Cupping therapy has seen a recent surge in popularity among physical therapists. Professional athletes have also called attention to this treatment for its healing properties. Most prominently, Michael Phelps relied on this therapy for muscle tension relief during the 2016 Summer Olympics.
What Is Cupping?
Cupping is a type of decompressive therapy that uses a vacuum-like suction motion. Cups placed on the skin are typically made of silicone, glass, plastic or bamboo and sit in place for 5-20 minutes. Cupping helps improve energy and blood flow to the area being targeted, which further assists with healing and muscle repair.
While cupping is now used by modern-day physical therapists, its origins go back to ancient Chinese, Korean, Tibetan, Unani and Egyptian medicine practices. Modern Chinese medicine claims the vacuum created improves movement within the body to balance and improve “negative” and “positive” elements.
Benefits of Dry Cupping
Those suffering from a musculoskeletal condition like tendonitis, osteoarthritis, or a ligament strain can benefit from cupping therapy. Along with traditional physical therapy, cupping:
- Increases circulation and blood flow to an area of the body, which can help lessen muscle tension, encourage cellular repair and connective tissue formation.
- Can help loosen stiff muscles contributing to pain, muscle spasms and poor circulation.
- Can address the nervous system’s pain signal loop by creating a secondary source of irritation that diverts the body’s attention.
- Helps the body release nitric oxide, which helps improve blood circulation further.
- Can stimulate the immune system by creating an artificial source of inflammation.
- Improves the lymphatic system’s circulation and drainage.
- Can help decrease levels of uric acid.
Long term, these factors can help improve blood flow to the targeted muscle group, repairing damaged tissue and stimulating the area’s anerobic metabolism for better pain and inflammation management.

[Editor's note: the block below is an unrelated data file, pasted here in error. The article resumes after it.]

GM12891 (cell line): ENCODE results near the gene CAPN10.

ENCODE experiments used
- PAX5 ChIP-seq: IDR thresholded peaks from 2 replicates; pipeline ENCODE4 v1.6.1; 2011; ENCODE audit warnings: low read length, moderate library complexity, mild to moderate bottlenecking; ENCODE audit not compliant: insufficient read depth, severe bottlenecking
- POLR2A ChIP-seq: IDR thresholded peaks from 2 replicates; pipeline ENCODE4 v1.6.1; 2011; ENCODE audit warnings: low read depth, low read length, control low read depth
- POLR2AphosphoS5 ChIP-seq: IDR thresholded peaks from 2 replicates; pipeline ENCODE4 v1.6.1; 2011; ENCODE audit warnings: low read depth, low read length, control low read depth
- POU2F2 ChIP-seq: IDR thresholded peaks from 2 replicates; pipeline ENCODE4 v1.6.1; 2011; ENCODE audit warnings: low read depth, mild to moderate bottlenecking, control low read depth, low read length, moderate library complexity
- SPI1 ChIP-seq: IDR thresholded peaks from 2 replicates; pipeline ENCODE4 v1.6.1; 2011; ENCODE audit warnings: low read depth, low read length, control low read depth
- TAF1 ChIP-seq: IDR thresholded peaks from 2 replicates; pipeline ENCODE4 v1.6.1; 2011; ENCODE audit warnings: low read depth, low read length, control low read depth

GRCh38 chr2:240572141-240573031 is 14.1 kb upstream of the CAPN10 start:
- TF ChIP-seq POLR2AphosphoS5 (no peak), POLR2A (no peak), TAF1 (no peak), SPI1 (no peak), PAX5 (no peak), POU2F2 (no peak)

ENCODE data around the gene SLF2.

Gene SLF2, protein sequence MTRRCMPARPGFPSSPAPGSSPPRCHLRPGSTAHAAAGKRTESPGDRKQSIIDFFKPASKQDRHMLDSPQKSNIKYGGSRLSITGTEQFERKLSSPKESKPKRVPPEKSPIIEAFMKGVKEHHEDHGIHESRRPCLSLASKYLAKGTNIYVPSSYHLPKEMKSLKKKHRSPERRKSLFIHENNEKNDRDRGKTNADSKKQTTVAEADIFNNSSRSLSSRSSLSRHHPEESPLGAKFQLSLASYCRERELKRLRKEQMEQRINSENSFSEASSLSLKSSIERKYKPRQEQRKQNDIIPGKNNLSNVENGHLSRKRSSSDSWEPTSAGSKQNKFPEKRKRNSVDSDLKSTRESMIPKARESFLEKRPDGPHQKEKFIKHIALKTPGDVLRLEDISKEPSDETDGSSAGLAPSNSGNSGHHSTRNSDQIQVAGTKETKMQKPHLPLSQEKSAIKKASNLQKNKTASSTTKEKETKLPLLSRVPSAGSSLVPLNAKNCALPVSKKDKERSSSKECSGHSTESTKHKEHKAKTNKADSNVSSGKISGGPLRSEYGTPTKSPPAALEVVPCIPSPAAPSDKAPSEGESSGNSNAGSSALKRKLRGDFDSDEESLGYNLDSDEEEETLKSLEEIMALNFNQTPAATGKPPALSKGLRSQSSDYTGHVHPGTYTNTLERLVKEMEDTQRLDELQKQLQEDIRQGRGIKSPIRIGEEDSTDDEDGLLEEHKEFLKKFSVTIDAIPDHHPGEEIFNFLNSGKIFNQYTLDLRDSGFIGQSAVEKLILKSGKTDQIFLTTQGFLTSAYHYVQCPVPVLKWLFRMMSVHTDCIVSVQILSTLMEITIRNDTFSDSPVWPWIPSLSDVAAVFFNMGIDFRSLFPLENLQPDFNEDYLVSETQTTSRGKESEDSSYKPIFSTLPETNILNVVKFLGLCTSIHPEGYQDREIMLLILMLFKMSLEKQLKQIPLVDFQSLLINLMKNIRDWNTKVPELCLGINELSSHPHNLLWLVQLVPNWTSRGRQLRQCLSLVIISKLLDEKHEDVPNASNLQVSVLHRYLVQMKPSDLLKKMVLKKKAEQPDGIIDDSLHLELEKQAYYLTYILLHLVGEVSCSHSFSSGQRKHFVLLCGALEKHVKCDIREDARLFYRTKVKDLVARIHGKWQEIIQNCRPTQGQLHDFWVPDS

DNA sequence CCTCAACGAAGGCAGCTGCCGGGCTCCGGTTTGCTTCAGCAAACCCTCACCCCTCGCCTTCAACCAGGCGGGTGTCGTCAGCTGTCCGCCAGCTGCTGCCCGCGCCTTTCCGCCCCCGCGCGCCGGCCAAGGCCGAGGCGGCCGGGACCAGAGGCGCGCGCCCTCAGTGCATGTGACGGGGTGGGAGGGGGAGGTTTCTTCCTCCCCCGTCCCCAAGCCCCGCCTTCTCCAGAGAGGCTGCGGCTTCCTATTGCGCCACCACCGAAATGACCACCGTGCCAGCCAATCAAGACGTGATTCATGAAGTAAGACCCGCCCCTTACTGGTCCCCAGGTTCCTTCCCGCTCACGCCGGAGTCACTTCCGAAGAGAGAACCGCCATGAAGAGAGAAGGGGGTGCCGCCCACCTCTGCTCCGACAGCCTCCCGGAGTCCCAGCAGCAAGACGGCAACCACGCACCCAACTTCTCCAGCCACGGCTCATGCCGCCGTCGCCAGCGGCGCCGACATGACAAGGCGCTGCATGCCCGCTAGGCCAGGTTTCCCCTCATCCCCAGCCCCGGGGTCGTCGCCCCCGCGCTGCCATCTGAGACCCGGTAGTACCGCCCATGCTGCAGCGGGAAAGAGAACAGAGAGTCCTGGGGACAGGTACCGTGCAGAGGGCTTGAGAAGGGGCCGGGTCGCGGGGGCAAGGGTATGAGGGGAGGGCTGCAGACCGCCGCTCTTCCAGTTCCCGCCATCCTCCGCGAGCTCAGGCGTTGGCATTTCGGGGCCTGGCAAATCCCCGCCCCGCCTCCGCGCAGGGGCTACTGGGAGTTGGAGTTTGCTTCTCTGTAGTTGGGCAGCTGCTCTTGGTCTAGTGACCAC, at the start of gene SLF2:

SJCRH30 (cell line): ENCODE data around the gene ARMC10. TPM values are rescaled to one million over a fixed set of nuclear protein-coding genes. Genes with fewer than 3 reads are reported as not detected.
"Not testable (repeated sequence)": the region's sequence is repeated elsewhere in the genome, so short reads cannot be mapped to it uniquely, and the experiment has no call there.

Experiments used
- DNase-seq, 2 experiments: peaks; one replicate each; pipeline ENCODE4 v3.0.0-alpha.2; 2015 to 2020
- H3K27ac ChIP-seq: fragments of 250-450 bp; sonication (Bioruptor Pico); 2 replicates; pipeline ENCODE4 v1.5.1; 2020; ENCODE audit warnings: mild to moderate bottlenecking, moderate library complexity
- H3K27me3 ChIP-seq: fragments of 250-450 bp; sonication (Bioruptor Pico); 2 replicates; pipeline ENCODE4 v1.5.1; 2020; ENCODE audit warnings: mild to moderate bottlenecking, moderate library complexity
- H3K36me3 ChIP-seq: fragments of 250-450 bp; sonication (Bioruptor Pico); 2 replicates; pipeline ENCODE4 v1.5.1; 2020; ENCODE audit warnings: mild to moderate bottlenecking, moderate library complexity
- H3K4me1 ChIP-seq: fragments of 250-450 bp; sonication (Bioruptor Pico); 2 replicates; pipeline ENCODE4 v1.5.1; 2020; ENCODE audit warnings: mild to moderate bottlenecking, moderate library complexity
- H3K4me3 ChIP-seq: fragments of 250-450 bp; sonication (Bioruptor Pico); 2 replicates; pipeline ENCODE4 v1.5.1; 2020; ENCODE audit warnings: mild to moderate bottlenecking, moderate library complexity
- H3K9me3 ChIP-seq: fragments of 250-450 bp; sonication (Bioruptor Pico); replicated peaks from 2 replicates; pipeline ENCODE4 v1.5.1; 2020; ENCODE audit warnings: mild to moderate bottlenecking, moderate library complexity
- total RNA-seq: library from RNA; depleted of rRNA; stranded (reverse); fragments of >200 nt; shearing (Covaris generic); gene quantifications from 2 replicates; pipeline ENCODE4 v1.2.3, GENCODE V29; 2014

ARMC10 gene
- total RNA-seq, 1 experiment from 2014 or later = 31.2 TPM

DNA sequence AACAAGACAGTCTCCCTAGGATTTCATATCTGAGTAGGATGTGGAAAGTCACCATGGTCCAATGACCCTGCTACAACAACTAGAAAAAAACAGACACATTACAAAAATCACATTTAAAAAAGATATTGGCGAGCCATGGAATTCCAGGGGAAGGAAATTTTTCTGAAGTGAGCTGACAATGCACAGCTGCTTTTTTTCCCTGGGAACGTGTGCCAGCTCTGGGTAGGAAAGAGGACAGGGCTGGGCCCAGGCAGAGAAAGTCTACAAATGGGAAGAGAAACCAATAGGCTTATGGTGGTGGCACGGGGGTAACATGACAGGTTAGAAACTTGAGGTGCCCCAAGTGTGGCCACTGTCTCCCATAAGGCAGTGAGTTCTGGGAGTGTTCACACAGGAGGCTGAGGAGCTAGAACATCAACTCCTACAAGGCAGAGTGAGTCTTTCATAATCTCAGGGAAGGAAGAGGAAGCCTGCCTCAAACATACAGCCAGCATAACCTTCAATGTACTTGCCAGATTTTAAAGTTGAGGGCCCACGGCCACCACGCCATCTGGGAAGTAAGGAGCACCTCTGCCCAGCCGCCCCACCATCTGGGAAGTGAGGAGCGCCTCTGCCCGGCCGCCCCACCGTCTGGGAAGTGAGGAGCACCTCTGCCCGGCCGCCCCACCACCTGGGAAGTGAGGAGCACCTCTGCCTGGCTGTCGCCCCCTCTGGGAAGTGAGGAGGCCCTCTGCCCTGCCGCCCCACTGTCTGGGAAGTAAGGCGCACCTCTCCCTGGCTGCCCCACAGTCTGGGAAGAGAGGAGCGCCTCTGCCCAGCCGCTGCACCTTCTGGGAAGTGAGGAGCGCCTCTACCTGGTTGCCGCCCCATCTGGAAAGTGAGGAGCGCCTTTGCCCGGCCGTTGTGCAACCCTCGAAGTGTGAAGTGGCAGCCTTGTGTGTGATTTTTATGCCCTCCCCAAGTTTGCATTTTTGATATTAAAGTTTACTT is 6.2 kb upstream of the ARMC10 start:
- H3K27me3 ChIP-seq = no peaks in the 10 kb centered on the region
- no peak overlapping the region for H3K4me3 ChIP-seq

To deliver these results, cupping activates Heme oxygenase 1, a gene that helps the body control vascular inflammation and provides a source of deep tissue stimulation. Along with addressing back pain, sore muscles and spasms, it can help manage issues related to chronic fatigue, migraines, and rheumatism.
What to Expect During Treatment
A physical therapist will ask about the location and severity of your symptoms to determine if dynamic or static cupping techniques are needed. With dynamic cupping, the cups are moved along the skin with light, medium or strong pressure; static cupping is more effective for deeper muscles.
The cups will be placed on the affected area of your body to suction the skin and start the healing process. The most common areas include the back, chest, abdominal region, legs, and buttocks.
Depending on the severity of your pain and inflammation, the cups are usually removed after an average of 5-10 minutes. You may notice red marks on the skin following treatment, but these are only a result of the capillaries breaking around the suction points.
Your physical therapist may recommend cupping as a supplementary treatment for:
- Neck pain
- Shoulder pain
- Lower back pain
- Knee pain
- Migraines and headaches
- Disc herniation
- Carpal tunnel syndrome
- Rheumatoid arthritis
- Cervical spondylosis
- Breathing issues
- Gastrointestinal conditions
If you suffer from any of the above issues and want to give cupping a try, contact us here! We would love to help you!